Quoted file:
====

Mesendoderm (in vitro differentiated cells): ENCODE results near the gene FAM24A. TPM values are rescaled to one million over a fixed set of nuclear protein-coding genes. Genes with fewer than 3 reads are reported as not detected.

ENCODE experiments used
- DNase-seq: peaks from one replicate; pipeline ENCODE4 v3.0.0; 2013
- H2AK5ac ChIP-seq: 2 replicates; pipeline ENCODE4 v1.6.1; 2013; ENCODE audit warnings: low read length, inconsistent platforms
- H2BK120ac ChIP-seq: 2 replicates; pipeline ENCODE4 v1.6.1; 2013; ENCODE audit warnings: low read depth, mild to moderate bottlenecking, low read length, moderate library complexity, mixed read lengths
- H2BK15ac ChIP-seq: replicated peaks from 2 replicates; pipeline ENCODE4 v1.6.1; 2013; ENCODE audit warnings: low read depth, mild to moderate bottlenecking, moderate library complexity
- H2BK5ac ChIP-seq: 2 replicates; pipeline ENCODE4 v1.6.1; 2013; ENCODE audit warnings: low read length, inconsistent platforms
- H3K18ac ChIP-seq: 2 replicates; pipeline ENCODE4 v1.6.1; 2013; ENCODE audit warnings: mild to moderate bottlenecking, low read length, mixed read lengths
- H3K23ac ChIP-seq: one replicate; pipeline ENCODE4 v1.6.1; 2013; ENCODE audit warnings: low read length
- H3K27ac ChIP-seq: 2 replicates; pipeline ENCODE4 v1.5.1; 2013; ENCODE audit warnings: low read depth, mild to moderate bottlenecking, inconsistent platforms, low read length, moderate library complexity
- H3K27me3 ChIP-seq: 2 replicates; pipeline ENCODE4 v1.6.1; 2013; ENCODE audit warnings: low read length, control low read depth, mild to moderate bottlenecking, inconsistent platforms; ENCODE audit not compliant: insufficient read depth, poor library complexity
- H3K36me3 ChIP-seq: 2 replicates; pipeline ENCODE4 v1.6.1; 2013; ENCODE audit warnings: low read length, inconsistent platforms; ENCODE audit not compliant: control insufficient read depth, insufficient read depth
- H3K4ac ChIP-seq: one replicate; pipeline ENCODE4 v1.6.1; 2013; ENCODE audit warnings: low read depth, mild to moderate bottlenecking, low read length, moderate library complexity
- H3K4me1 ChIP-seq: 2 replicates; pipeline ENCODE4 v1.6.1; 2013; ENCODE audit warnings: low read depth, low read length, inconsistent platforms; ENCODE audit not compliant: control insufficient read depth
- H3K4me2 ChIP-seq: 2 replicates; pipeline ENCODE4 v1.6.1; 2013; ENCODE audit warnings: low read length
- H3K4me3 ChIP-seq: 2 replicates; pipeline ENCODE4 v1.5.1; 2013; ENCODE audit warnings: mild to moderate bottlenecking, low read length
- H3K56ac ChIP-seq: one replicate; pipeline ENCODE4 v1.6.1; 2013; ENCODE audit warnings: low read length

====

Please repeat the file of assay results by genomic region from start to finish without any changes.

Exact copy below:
Mesendoderm (in vitro differentiated cells): ENCODE results near the gene FAM24A. TPM values are rescaled to one million over a fixed set of nuclear protein-coding genes. Genes with fewer than 3 reads are reported as not detected.

ENCODE experiments used
- DNase-seq: peaks from one replicate; pipeline ENCODE4 v3.0.0; 2013
- H2AK5ac ChIP-seq: 2 replicates; pipeline ENCODE4 v1.6.1; 2013; ENCODE audit warnings: low read length, inconsistent platforms
- H2BK120ac ChIP-seq: 2 replicates; pipeline ENCODE4 v1.6.1; 2013; ENCODE audit warnings: low read depth, mild to moderate bottlenecking, low read length, moderate library complexity, mixed read lengths
- H2BK15ac ChIP-seq: replicated peaks from 2 replicates; pipeline ENCODE4 v1.6.1; 2013; ENCODE audit warnings: low read depth, mild to moderate bottlenecking, moderate library complexity
- H2BK5ac ChIP-seq: 2 replicates; pipeline ENCODE4 v1.6.1; 2013; ENCODE audit warnings: low read length, inconsistent platforms
- H3K18ac ChIP-seq: 2 replicates; pipeline ENCODE4 v1.6.1; 2013; ENCODE audit warnings: mild to moderate bottlenecking, low read length, mixed read lengths
- H3K23ac ChIP-seq: one replicate; pipeline ENCODE4 v1.6.1; 2013; ENCODE audit warnings: low read length
- H3K27ac ChIP-seq: 2 replicates; pipeline ENCODE4 v1.5.1; 2013; ENCODE audit warnings: low read depth, mild to moderate bottlenecking, inconsistent platforms, low read length, moderate library complexity
- H3K27me3 ChIP-seq: 2 replicates; pipeline ENCODE4 v1.6.1; 2013; ENCODE audit warnings: low read length, control low read depth, mild to moderate bottlenecking, inconsistent platforms; ENCODE audit not compliant: insufficient read depth, poor library complexity
- H3K36me3 ChIP-seq: 2 replicates; pipeline ENCODE4 v1.6.1; 2013; ENCODE audit warnings: low read length, inconsistent platforms; ENCODE audit not compliant: control insufficient read depth, insufficient read depth
- H3K4ac ChIP-seq: one replicate; pipeline ENCODE4 v1.6.1; 2013; ENCODE audit warnings: low read depth, mild to moderate bottlenecking, low read length, moderate library complexity
- H3K4me1 ChIP-seq: 2 replicates; pipeline ENCODE4 v1.6.1; 2013; ENCODE audit warnings: low read depth, low read length, inconsistent platforms; ENCODE audit not compliant: control insufficient read depth
- H3K4me2 ChIP-seq: 2 replicates; pipeline ENCODE4 v1.6.1; 2013; ENCODE audit warnings: low read length
- H3K4me3 ChIP-seq: 2 replicates; pipeline ENCODE4 v1.5.1; 2013; ENCODE audit warnings: mild to moderate bottlenecking, low read length
- H3K56ac ChIP-seq: one replicate; pipeline ENCODE4 v1.6.1; 2013; ENCODE audit warnings: low read length